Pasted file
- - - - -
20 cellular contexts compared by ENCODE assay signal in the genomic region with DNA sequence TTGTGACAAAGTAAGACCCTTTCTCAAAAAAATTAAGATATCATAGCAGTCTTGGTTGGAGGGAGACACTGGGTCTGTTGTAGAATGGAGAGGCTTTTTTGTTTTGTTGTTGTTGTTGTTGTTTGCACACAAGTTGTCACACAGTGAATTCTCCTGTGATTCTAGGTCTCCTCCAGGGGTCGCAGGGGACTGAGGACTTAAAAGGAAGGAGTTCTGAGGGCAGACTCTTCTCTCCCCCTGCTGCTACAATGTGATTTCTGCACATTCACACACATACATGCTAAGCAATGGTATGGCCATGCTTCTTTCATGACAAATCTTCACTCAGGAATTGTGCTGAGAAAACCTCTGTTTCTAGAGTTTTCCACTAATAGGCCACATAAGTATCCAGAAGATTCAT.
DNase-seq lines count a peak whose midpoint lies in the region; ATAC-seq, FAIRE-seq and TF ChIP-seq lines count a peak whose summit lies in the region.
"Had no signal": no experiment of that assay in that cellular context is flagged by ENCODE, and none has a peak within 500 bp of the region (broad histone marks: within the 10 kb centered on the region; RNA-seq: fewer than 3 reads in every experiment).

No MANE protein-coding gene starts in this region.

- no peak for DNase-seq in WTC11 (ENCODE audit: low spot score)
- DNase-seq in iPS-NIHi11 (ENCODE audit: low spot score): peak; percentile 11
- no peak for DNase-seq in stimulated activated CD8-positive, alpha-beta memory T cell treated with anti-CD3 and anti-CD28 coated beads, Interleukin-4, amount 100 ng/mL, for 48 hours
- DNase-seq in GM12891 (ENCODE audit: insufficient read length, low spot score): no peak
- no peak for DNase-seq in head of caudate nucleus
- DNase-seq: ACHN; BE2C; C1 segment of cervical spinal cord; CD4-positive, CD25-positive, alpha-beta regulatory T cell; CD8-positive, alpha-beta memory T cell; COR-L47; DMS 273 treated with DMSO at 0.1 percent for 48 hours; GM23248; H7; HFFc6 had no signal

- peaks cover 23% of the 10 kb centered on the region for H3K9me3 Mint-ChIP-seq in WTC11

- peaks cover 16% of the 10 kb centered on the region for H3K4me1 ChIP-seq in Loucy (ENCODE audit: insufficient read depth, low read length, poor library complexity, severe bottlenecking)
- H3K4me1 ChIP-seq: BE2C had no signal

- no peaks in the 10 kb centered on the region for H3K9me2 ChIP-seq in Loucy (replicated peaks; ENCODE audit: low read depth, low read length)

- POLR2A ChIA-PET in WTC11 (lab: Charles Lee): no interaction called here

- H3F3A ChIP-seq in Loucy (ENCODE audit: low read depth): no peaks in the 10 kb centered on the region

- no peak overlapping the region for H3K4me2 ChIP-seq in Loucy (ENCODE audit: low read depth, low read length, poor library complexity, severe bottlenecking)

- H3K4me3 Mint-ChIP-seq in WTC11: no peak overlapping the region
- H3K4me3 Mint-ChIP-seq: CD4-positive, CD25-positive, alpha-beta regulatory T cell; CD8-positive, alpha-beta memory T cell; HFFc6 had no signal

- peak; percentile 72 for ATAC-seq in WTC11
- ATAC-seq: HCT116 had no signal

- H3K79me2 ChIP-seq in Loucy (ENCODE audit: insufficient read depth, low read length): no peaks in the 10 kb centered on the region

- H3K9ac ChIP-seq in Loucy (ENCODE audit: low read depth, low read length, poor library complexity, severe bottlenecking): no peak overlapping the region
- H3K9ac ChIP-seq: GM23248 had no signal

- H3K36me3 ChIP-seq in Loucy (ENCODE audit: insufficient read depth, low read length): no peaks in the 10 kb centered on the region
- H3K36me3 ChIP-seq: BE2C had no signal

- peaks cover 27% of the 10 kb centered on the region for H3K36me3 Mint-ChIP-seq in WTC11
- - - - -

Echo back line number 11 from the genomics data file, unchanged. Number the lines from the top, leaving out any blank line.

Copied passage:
- peaks cover 23% of the 10 kb centered on the region for H3K9me3 Mint-ChIP-seq in WTC11